Drone aerial shot of the ancient Turkish ruins on Dongoin shiree. (North at the top.) Segments of the inscriptions and sarcophagus excavated from the hole at the center of the ruins can be seen. (September 2016)
Drone aerial shot of the ancient Turkish ruins on Dongoin shiree. (North at the top.) Segments of the inscriptions and sarcophagus excavated from the hole at the center of the ruins can be seen. (September 2016) Osaka University and Institute of History and Archaeology, Mongolian Academy of Science/ Eurekalert

You must have heard about England's Stonehenge, a ring of standing stones, constructed during approximately 3000 BC to 2000 BC. This time a joint research team from Osaka University and the Institute of History and Archaeology of the Mongolian Academy of Sciences have discovered another strangely-arranged ancient monument on a grassland called Dongoin shiree in eastern Mongolia.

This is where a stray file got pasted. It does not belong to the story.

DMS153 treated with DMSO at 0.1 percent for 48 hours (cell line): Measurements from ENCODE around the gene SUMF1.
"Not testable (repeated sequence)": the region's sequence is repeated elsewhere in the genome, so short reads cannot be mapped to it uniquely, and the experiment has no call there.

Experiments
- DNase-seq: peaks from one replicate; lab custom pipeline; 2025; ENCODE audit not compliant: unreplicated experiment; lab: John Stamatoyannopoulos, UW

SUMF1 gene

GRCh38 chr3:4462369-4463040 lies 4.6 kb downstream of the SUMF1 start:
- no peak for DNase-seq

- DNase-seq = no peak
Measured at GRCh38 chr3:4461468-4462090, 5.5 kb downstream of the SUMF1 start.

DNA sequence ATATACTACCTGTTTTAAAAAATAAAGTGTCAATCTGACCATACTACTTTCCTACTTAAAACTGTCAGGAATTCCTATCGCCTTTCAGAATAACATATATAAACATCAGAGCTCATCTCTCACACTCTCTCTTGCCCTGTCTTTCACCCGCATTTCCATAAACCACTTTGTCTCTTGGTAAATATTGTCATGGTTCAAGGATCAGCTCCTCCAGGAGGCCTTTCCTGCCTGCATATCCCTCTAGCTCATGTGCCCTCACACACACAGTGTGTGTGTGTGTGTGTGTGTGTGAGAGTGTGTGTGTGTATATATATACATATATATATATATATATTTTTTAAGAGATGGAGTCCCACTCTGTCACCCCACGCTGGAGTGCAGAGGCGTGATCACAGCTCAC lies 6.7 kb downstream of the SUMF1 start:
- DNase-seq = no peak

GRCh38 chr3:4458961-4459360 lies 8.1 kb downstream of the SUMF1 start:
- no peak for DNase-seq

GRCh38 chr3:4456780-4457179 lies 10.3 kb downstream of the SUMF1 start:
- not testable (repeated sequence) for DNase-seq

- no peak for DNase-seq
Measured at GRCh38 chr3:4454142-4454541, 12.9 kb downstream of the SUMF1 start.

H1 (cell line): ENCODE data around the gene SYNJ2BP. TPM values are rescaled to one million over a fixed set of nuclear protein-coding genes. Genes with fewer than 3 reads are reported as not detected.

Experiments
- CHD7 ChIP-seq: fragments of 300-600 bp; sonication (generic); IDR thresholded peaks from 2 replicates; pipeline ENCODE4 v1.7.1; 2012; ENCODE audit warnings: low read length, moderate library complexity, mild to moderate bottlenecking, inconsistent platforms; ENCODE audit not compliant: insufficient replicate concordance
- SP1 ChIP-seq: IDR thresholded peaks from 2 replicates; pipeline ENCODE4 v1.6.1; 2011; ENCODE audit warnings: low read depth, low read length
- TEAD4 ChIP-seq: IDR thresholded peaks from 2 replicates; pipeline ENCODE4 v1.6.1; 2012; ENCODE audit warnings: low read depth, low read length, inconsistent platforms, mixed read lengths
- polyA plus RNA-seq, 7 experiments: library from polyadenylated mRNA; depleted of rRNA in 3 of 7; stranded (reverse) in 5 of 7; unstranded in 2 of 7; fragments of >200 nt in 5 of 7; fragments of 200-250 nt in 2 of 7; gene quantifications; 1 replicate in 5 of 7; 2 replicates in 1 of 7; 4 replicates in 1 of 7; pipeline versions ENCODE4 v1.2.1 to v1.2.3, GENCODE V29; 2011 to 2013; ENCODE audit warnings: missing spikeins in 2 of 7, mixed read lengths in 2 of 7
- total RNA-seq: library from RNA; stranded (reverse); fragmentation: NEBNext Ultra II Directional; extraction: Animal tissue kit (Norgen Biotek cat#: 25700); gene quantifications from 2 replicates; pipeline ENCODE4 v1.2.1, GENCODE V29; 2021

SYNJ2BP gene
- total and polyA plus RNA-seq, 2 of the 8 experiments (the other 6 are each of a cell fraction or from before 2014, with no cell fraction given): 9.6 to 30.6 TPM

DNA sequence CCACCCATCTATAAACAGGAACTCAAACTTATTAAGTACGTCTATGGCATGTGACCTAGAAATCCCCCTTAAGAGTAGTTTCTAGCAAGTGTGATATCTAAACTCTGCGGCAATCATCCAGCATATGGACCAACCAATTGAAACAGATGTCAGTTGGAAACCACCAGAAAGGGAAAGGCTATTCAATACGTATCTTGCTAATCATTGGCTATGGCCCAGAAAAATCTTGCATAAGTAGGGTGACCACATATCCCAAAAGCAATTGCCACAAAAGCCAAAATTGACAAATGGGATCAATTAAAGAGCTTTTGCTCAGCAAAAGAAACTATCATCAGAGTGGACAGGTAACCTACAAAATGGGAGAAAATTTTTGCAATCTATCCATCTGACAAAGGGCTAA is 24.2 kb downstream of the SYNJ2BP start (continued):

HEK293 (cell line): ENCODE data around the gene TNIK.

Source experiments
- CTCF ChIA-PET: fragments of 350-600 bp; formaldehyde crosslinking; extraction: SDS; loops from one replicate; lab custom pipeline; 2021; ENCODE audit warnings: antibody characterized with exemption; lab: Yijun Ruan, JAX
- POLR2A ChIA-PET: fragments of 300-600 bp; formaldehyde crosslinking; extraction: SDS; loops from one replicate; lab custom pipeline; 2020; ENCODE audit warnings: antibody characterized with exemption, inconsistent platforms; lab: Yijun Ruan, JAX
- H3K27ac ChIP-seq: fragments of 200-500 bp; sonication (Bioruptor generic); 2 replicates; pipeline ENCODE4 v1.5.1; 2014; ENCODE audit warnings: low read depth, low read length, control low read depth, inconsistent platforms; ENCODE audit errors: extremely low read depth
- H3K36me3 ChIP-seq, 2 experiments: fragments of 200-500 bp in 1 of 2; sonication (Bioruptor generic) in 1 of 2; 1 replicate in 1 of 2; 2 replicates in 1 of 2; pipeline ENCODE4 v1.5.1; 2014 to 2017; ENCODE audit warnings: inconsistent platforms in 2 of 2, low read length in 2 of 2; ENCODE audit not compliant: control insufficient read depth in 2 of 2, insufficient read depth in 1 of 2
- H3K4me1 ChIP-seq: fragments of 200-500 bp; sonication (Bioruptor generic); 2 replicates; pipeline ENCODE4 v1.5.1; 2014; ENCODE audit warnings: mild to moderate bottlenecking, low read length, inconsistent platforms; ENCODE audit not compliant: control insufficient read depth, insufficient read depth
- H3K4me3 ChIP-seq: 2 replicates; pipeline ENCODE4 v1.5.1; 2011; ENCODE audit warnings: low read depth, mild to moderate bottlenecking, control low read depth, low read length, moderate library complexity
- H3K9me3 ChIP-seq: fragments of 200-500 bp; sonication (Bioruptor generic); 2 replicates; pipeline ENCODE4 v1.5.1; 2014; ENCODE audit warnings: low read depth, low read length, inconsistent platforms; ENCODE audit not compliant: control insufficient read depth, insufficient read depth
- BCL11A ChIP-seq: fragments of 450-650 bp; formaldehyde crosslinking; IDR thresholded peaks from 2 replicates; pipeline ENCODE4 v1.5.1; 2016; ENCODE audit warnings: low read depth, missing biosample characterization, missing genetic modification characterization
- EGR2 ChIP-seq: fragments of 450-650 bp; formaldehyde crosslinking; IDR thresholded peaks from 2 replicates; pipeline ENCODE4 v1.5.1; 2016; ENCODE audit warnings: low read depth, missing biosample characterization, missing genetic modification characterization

The group of archaeologists has said that they have found the ruins of a unique monument surrounded by 14 large stone pillars, each covered in Turkic Runic inscriptions and arranged in a square.

This excavation was led by Professor Takashi OSAWA at Osaka University, who discovered 12 new inscriptions at the site.

According to Eurekalert, after the three years of excavation from 2015 to 2017, archaeologists said that at the centre of the square they have found a sarcophagus.

The press release from Osaka University states that the person who may have been buried there is assumed to be a viceroy during the reign of Bilge Qaghan of the Second Turkic Qaghanate. They have reached this conclusion through the description of the inscriptions on the pillars,

While talking about the man described in the inscriptions, Osawa also said that he might be the "commander in chief...in eastern Mongolia during the reign of Tengri Qaghan, from 734 to 741."

On the other hand, because of this finding, the understanding of the power dynamics among the ruling empires of that region have reached a new level. According to the Osaka University, the discovery also provides evidence that the region, Dongoin shiree steppe, was the centre of the eastern Turkic Qaghanate (Khagan or Qagan is a title of imperial rank in the Turkic and Mongolian languages) and this location was not unknown to others.